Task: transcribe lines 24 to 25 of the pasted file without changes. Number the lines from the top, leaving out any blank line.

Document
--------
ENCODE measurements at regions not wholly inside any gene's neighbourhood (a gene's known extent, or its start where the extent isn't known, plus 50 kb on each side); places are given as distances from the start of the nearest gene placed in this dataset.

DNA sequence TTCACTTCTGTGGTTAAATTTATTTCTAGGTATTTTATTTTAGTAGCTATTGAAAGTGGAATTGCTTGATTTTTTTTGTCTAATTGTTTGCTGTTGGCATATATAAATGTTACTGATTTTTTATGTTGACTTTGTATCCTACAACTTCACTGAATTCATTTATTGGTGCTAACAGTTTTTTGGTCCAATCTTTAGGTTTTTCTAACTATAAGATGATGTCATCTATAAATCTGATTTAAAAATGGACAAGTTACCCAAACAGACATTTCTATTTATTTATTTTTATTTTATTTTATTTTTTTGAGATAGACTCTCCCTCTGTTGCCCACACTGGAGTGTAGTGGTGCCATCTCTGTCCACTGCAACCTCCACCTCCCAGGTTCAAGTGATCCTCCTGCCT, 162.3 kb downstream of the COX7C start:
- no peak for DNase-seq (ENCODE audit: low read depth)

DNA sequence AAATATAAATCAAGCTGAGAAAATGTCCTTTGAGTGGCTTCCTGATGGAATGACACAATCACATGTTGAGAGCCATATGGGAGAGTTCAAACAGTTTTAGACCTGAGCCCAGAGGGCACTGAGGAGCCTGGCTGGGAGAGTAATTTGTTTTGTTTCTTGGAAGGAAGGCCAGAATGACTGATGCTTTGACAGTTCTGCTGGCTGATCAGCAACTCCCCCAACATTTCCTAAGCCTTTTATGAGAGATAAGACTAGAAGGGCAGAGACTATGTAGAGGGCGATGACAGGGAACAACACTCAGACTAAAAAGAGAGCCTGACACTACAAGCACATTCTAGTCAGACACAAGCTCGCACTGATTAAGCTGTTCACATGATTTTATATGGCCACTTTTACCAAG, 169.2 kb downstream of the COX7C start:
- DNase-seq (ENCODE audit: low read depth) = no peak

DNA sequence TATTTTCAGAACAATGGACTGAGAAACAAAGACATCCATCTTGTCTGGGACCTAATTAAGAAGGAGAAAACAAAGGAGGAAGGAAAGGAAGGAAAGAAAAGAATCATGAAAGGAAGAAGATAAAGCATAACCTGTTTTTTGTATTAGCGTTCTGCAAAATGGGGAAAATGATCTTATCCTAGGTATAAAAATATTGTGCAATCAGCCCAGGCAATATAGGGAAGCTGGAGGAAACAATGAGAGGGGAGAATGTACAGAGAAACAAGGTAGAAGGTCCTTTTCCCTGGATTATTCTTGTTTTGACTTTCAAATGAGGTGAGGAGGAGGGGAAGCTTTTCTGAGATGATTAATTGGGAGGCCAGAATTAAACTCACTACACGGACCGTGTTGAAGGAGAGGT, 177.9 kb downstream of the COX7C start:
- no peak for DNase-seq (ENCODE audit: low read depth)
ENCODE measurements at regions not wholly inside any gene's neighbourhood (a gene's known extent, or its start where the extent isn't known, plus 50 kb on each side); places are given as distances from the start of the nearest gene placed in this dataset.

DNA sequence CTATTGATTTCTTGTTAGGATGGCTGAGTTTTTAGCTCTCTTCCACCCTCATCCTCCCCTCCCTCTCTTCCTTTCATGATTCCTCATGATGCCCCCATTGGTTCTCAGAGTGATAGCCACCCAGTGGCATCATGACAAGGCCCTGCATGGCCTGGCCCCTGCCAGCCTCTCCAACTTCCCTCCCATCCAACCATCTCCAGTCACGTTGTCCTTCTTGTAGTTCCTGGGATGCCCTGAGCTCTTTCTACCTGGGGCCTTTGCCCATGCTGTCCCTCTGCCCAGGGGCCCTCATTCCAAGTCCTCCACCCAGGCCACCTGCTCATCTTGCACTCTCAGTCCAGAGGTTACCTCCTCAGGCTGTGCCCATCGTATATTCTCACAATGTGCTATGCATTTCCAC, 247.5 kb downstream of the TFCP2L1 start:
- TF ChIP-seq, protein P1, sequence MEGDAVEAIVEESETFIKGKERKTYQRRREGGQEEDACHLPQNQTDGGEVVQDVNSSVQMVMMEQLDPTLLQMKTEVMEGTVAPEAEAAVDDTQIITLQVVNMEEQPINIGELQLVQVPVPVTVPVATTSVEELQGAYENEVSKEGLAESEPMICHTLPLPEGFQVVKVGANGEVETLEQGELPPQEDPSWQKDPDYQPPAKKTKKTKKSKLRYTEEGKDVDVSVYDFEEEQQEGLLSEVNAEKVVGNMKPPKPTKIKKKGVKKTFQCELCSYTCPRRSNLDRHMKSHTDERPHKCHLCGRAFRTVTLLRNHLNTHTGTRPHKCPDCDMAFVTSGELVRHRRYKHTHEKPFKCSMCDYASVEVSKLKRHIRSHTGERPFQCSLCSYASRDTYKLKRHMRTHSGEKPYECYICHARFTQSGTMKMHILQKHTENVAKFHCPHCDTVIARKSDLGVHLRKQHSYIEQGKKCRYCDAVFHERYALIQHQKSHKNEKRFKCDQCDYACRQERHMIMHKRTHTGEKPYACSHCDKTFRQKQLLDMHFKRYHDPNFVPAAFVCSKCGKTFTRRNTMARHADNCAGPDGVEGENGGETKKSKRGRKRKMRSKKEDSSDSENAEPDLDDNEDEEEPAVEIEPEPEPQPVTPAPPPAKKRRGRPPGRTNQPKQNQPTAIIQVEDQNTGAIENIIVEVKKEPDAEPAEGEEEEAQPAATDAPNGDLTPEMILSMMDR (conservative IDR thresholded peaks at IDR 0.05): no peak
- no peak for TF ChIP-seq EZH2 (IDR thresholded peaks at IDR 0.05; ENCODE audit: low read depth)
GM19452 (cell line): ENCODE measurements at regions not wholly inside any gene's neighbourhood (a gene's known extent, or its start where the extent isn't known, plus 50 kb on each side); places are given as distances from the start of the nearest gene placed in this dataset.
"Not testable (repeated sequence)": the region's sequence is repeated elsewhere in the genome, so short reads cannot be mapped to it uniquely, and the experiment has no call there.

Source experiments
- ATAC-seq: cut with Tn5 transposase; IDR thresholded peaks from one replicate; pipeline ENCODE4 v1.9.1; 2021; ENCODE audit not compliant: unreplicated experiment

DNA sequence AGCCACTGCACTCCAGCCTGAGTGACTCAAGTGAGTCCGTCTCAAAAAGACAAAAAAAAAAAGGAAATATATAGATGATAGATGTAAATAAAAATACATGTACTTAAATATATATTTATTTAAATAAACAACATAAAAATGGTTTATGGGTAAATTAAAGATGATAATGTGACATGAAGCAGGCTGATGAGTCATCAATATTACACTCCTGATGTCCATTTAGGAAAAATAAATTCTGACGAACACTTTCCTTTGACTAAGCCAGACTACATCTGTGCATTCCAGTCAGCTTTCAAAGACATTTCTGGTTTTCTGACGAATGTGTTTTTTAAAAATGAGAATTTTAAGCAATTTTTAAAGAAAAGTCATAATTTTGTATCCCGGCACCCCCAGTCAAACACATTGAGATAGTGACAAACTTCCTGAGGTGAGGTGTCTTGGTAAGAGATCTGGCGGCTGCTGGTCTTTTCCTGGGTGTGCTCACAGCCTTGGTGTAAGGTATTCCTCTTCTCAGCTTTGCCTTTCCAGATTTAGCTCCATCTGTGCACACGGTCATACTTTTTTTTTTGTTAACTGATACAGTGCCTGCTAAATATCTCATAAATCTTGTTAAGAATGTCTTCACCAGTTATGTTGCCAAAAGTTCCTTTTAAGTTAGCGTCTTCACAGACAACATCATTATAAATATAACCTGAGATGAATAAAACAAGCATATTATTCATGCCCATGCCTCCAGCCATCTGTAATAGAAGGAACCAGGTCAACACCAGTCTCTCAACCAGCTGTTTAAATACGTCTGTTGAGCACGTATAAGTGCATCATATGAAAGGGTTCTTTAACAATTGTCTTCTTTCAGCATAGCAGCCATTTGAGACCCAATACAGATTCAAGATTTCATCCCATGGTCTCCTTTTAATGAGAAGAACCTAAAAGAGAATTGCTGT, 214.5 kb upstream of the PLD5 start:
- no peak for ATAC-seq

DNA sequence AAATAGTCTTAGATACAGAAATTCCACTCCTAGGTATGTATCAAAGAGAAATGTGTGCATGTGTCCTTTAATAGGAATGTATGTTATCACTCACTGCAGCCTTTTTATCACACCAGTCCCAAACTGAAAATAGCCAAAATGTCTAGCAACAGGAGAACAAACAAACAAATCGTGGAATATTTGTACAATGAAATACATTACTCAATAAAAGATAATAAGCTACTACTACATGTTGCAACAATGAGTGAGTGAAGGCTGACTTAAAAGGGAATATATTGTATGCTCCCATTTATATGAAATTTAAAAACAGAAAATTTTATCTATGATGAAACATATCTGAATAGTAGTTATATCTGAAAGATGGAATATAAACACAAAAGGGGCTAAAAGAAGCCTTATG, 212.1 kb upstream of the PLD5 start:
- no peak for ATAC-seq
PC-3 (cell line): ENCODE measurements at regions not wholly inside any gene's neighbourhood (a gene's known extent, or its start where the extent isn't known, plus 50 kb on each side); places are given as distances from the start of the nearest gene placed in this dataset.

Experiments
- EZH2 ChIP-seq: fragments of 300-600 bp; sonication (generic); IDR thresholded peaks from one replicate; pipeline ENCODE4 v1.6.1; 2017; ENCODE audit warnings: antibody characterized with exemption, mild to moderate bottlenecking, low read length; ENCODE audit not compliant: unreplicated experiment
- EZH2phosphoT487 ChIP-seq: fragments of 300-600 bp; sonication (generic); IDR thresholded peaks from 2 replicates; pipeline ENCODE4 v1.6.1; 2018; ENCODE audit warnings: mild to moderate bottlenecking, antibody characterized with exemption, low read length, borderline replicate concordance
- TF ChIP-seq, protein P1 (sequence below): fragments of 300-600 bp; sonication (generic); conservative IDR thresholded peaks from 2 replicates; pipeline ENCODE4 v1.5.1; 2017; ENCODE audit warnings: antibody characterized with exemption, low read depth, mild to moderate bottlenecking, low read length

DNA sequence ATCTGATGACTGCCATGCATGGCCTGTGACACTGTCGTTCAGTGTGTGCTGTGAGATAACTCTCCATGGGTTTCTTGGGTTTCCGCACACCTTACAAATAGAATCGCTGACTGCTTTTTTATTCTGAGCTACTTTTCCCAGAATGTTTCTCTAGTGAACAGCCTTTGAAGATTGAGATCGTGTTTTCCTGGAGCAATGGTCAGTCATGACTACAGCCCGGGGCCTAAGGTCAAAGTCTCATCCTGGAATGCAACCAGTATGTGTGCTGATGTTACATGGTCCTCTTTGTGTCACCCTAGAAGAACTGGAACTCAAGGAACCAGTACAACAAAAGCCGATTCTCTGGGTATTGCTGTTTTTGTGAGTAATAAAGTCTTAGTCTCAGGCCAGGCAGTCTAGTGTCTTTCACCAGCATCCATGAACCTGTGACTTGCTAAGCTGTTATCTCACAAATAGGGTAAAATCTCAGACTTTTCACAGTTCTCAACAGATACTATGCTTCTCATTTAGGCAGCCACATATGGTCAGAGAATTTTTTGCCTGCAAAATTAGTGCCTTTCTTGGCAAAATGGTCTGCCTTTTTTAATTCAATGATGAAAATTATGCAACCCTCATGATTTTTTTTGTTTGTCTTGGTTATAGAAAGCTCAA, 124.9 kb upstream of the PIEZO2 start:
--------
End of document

- TF ChIP-seq, protein P1 (sequence below): fragments of 300-600 bp; sonication (generic); conservative IDR thresholded peaks from 2 replicates; pipeline ENCODE4 v1.5.1; 2017; ENCODE audit warnings: antibody characterized with exemption, low read depth, mild to moderate bottlenecking, low read length

DNA sequence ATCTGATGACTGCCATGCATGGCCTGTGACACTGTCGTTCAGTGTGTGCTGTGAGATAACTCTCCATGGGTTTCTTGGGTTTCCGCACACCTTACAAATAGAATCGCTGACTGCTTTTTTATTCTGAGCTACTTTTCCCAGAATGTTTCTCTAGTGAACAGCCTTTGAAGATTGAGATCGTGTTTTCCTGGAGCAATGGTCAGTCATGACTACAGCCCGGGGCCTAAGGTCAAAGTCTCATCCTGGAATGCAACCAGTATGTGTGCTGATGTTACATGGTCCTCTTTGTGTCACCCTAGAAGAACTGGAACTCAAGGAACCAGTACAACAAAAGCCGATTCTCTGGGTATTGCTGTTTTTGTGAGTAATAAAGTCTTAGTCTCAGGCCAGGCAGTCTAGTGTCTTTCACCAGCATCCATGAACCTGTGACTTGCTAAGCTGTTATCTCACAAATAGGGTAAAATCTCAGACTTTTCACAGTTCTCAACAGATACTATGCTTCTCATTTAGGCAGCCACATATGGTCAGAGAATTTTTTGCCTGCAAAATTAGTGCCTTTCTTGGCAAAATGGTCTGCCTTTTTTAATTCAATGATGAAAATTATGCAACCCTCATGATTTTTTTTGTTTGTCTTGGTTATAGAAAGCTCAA, 124.9 kb upstream of the PIEZO2 start: